Once the lid to the vase of creativity was off, the process towards finding ‘Paradise’ developed very easily, almost organically: the discovery of new natural landscapes while travelling, the different challenges to the shooting sessions and new enthusiastic people to be featured in the projects all came together in an unrestricted atmosphere of communion with the elements. This freedom was also exalted in the kinship between van Schalm and his muses: the models were not hired beforehand, sometimes they wouldn’t even be professionals. They were found on location and asked to become part of an art project out of personal interest and excitement in trying something new. This convergence would create an intimate relationship that would later greatly improve the production process and the quality of the images as well. The inclusion of these vigorous models mirrored and highlighted the beauty of the scenery: they were an expression of what the Greek philosophers referred to as kalokagathia, an ideal of physical and moral perfection reflected in the prowess of the body. Two exemplary statues following this concept (and that greatly resemble the muses of van Schalm) are the Riace bronzes,1 two warriors whose figures were immortalized in the impossible perfection of the Classical statuary canons of Polykleitos. The sites framing the individuals were also chosen carefully, not only for the unique natural features they offered but also because of their secluded quality. The advantage of these locations was to be out of sight, so that the private atmosphere among the team would allow them to act freely during the shooting, without having to worry about any external interruption. Thus, nature, the artist and the muses came together to produce something that was more than the sum of its parts: it was an expression of Sublime.

     

    The concept of Sublime used to be very popular amongst philosophers, writers and artists at the end of the 18th century, and it celebrated the inclusion of greater values and emotions in the aesthetics of art. These ideals were mainly visualized as monumental natural landscapes, contemplated by various individuals featured in the layout. The sentiment of sublime, though, was not found in the faithful and realistic depiction of the details in the landscapes, but in the ability of the painter to convey the overwhelming force of nature through the use of colours and composition, especially through the careful choice of the scenes represented. Therefore, instead of having an idyllic, perfect forest as you might find it in Botticelli’s Spring,2 the viewer would encounter the mysterious stretch of clouds amongst the sharp rocks of Caspar David Friedrich’s Wanderer above the Sea of Fog.3 The role of characters in Neoclassical paintings was also very important, as it is in the photographic production of van Schalm: not only do they focus the viewer’s attention in the composition, but they offer an empathic hook to become directly immersed in the natural scene. The viewer does not only look at them but looks at the scene through their eyes.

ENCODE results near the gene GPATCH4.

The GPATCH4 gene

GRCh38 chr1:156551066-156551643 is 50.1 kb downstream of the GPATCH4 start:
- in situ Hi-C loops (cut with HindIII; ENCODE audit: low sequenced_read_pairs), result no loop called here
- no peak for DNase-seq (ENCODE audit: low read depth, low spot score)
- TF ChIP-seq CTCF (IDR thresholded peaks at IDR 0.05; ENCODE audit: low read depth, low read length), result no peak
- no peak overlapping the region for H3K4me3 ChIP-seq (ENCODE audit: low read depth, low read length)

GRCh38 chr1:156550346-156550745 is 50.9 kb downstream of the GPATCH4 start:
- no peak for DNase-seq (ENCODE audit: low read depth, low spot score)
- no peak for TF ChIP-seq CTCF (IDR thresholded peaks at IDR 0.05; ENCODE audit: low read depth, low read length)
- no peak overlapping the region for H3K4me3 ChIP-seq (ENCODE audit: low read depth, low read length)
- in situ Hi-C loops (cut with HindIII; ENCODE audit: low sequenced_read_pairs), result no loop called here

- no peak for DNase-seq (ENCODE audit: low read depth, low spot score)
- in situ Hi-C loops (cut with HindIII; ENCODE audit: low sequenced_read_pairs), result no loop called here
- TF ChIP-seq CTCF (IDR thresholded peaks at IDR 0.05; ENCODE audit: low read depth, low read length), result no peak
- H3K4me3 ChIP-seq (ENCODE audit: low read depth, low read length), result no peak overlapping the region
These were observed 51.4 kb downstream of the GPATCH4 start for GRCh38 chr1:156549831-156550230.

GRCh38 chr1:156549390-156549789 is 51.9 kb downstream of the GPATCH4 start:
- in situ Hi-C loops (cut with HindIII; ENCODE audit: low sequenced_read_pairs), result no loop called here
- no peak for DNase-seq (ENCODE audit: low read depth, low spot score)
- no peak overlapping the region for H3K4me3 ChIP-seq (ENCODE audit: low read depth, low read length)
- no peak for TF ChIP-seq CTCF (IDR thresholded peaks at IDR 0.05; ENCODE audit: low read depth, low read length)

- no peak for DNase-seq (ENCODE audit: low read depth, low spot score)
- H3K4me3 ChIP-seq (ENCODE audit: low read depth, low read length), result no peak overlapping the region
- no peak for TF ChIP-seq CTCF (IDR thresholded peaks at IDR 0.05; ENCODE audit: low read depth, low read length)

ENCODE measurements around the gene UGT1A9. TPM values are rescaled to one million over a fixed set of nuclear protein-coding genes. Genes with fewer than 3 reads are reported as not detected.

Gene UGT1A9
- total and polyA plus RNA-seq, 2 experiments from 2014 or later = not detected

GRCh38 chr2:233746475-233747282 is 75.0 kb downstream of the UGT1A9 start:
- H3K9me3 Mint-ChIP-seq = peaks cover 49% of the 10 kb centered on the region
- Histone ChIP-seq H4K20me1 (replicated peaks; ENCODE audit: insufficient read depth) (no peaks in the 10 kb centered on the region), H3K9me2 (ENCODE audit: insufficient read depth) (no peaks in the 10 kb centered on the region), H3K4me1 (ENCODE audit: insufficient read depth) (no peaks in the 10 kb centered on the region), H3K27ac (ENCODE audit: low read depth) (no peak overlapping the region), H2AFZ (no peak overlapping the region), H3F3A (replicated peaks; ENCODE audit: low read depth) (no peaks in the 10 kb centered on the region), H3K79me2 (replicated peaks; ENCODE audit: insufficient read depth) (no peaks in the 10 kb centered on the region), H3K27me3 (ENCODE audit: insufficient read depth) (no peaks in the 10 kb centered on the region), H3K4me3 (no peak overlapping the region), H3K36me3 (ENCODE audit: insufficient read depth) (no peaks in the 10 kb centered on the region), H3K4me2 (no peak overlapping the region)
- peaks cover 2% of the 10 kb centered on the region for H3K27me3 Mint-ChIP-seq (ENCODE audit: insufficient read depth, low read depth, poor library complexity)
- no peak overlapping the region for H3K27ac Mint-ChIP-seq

In this book, the reader is presented with a vision of paradise that encompasses all emotions, from the softest to the roughest. The sheer power of the elements is shown as it can be found in nature: overwhelming, changeable and clashing with human presence. The models are both overpowered by nature and at harmony with it, depending on the state they find themselves in. Nothing is polished: both the muses and the landscape are left as pristine as they are found. This wide range of emotions and visual examples is an invitation to build a personal paradise, one that is untethered to the generic and passive representations imposed on the public imagination by centuries of intellectual heritage. The variety of van Schalm’s photographic production resembles the variety found in nature and in the hearts of people, and the reader is encouraged to shape their own personal paradise by having their imagination thrilled by the visual qualities of the photographs.

     

     

    1. Myron (attributed), Statue A (450 B.C.), bronze cast, 198 cm, Museo Nazionale della Magna Grecia, Reggio Calabria, Italy; Alkamenes (attributed), Statue B (450 B.C.), bronze cast, 197 cm, Museo Nazionale della Magna Grecia, ReggioCalabria, Italy.

    2. Sandro Botticelli, Spring (1478), tempera on canvas, 203Å~314 cm, Galleria degli Uffizi, Firenze, Italy.

    3. Caspar David Friedrich, Wanderer above the Sea of Fog (1817), oil on canvas, 98Å~74 cm, Kunsthalle Hamburg, Hamburg, Germany.